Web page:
"It’s not what you look at that matters, it’s what you see.” ~ Henry David Thoreau


 
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These days, more than ever before, we are regularly asked to cast judgement on people, on stories, and on ideas.

Should I like this photo of someone on Instagram?

Is that article on Facebook worth sharing?

And so often our judgements, based on our first impressions, can be wrong. We bring our own biases, internal stories and values to the impressions we make. And we judge others without knowing their struggles, their grief and the burdens they carry.

But if we can, it only takes a moment to go deeper and scratch the surface to discover what lies beneath. I saw that happen recently, at a retreat I took part in. While it may have appeared, on the surface, that the guests were there to get healthy, so much of what was driving their behaviours were unhealed wounds. Sadness over a failed marriage, anger and betrayal over a lost business and grief over losing a loved one.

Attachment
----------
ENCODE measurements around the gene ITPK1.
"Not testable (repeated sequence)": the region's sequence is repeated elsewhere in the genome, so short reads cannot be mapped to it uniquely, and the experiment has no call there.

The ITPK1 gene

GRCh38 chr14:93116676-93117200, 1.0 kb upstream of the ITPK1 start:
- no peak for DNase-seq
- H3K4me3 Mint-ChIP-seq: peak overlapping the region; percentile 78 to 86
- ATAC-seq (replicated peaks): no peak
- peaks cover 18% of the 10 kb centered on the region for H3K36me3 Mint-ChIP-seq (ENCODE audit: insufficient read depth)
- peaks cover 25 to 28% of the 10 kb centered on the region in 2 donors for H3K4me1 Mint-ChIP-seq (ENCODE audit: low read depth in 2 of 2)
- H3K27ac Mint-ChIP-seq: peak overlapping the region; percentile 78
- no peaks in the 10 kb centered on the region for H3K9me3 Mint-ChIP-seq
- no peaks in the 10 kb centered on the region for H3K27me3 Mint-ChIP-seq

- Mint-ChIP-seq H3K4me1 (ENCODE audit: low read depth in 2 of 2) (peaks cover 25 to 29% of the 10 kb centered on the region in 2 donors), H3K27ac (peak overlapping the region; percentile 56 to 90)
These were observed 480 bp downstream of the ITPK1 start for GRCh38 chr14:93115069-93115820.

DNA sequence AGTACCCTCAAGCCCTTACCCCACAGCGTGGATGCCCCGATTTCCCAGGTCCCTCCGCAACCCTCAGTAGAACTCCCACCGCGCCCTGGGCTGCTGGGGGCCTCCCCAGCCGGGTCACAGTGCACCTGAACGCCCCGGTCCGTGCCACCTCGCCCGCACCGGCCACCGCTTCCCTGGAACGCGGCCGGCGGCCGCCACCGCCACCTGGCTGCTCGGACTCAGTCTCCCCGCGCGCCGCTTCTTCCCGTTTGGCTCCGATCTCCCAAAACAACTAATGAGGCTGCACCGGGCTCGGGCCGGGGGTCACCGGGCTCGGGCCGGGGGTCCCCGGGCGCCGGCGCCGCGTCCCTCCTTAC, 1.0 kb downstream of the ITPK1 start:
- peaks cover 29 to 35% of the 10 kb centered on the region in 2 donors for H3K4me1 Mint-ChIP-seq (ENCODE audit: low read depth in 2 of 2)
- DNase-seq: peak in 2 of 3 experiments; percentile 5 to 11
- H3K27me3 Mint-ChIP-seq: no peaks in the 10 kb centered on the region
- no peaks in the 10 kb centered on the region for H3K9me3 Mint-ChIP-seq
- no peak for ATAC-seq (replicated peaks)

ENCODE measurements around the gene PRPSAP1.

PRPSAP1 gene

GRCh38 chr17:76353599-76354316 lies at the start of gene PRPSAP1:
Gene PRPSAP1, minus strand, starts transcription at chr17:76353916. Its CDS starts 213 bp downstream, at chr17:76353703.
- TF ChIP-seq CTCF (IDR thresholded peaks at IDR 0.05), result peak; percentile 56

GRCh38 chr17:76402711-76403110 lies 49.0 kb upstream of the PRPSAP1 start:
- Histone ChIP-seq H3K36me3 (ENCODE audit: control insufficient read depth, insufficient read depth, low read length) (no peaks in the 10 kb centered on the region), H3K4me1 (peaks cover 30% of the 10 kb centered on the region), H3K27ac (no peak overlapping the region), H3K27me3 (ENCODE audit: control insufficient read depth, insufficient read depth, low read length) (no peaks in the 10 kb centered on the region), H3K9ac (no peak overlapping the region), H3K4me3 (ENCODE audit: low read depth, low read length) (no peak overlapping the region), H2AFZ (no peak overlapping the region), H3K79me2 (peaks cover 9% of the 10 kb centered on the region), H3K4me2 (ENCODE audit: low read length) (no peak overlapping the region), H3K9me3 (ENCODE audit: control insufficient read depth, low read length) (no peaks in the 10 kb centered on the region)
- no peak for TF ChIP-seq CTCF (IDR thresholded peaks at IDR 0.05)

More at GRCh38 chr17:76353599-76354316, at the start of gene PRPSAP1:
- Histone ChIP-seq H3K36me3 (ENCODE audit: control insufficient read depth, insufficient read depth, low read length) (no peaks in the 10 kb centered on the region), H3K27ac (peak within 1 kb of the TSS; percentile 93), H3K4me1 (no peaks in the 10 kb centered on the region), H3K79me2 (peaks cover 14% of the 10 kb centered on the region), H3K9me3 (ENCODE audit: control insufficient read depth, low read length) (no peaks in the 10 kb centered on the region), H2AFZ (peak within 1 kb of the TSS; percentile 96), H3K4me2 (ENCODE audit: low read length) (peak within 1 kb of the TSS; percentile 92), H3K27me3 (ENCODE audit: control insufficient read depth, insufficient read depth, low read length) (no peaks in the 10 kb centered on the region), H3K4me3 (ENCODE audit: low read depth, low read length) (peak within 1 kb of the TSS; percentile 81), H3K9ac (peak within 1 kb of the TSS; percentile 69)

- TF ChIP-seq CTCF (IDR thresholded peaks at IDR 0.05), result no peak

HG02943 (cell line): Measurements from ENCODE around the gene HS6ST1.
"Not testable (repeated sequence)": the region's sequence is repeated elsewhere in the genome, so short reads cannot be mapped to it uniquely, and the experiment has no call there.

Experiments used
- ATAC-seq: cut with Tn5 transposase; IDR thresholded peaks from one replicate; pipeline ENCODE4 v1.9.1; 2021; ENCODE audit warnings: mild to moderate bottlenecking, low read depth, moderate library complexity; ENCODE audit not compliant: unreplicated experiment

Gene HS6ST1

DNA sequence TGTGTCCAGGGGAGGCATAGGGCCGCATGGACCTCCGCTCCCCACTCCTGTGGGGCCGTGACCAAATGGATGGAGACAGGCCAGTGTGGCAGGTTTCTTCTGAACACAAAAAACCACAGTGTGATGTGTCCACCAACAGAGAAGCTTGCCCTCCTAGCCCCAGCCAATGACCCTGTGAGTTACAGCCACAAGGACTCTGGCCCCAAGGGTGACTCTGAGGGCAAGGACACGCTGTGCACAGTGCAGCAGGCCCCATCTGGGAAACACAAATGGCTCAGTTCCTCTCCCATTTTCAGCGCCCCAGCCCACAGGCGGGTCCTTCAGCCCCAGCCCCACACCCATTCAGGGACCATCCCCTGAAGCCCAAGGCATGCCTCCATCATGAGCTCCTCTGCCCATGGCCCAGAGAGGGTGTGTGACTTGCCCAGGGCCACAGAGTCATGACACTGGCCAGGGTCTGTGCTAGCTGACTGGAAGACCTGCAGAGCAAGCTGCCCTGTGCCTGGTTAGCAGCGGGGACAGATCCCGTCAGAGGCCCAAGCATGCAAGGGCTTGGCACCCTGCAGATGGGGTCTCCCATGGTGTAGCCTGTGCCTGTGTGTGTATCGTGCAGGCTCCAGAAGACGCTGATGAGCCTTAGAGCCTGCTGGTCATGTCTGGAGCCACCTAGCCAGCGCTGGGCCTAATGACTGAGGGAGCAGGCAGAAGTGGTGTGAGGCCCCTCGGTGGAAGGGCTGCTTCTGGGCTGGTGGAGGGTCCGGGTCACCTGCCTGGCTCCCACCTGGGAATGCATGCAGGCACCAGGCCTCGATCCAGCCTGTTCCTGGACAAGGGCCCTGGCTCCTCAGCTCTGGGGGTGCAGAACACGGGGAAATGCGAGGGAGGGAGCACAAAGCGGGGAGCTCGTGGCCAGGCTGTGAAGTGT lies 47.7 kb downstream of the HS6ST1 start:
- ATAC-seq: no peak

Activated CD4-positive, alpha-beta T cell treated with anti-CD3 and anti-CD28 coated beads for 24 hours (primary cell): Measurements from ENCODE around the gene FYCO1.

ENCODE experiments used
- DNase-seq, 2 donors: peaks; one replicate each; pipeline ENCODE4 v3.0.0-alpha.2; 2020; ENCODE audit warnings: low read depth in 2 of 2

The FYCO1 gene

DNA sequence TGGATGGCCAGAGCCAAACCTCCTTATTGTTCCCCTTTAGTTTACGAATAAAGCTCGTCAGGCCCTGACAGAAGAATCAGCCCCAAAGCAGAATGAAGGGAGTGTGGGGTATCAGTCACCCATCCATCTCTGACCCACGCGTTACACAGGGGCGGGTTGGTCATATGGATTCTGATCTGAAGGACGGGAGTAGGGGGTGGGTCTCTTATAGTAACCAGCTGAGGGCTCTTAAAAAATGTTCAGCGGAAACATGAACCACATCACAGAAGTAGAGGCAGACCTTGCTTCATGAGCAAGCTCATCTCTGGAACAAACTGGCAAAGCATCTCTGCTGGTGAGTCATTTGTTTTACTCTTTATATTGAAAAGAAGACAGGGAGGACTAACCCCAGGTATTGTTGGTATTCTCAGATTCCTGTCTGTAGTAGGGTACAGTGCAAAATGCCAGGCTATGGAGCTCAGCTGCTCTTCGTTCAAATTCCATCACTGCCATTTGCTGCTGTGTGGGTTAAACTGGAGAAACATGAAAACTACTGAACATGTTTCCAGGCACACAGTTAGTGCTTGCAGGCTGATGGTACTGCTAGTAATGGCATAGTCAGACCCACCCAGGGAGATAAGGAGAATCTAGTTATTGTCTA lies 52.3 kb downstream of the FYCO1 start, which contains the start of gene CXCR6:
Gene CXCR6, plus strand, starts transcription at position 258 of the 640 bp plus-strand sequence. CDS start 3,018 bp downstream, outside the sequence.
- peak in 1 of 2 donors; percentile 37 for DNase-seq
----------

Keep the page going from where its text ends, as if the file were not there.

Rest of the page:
For me, it was a familiar story.

I realised that like many others there, I had been sabotaging my own health through over-work and over commitment. In other words, I had been unable to be satisfied with doing well enough. Instead, there had to be more stories, bigger and better, more talks, more social media, more commitments.

And like many of you, I suspect, we often forget the reason why we do what we do. Instead of making mindful, considered choices in life, we jump in and react instantly.

The author and concentration camp survivor Viktor Frankl wrote that "between stimulus and response, there is a space. In that space lies our freedom and our power to choose our responses. In our response lies our growth and our happiness."

So how can we live in that space? How do we eliminate judgement and move towards a more mindful approach with more acceptance of ourselves and others? US sociology professor and author Brene Brown writes about what she calls 'wholeheartedness.'

"When we can let go of what other people think and own our story, we gain access to our own worthiness," she writes in her book Daring Greatly.

"That's the crux of wholeheartedness. You are worthy now, not if, not when, but right now, this minute."

In other words we need to accept ourselves, flaws and all, so that we can accept others too. So in 2019, let's make a pact not to judge others, or ourselves, but live knowing you are enough just as you are. And if you want to make changes to your life this year, think 'progress, not perfection.'

Feel free to post and share your thoughts and experiences.

How are you going to live in a wholehearted way in 2019?